The 32-year-old admits that each time she steps in to the ring to face an opponent, she is aware that she may not leave the ring alive.
“Death is something I have to be realistic about,” says Almeida.
As the first South African female boxer to turn professional in 2007 she knew exactly what she signed up for. “It’s a dangerous sport. It is a fact we must deal with if we choose to pursue it.”
Recently light welterweight boxer Phindile Mwelase died after being knocked out in a fight against Liz Butler in Pretoria.
Mwelase was the first female boxer in South Africa to die as a result of punishment in the ring, but Almeida was not surprised.
“What happened to Phindile was a shock. I am pretty sure her opponent is even more devastated.
“My boss always reminds me about the seriousness of boxing and ensures I am well protected. He watches sparring sessions closely and if he feels I am getting hurt too much he will call it a day.”
Almeida says a boxer needs to be aware of the risks.
“I need to trust in myself to get out of there safely. I also need to know when to throw in the white towel if I am in serious trouble.”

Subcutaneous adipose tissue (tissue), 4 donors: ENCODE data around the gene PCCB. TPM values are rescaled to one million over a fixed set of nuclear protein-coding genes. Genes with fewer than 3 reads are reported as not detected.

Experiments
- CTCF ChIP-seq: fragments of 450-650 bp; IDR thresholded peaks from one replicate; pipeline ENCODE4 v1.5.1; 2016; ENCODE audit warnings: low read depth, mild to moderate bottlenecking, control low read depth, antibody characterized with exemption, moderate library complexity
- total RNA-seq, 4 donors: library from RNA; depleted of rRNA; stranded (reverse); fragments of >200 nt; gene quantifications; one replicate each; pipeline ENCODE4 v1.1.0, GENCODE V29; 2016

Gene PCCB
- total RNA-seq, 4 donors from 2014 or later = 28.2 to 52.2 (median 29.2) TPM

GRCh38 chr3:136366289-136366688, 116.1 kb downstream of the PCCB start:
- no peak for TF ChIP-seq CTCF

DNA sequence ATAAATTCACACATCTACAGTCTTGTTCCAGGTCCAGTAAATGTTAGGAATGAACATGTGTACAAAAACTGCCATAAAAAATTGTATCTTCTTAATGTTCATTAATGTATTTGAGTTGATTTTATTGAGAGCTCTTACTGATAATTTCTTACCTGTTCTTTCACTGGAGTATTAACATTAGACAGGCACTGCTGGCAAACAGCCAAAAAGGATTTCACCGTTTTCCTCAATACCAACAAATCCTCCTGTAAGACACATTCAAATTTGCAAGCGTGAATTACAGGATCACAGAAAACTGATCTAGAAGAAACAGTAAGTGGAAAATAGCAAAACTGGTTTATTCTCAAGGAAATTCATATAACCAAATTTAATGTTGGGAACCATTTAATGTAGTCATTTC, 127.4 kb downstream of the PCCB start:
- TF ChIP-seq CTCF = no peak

It is fear that drives her. “You learn to deal with that feeling. One could say fear is merely suppressed momentarily to be able to execute one’s game plan successfully.
“The worst injuries I’ve had have all been during training.”
Her worst injury during a professional fight was a bloody nose when she fought Noni Thenge.
Almeida, who lives in Gonubie in East London, hopes the Mwelase incident does not discourage other women from boxing.
“If you want to box you want to box and not even the fear of death will take that out of your heart.”
She says that if Mwelase was just like her, she would have died doing what she loved.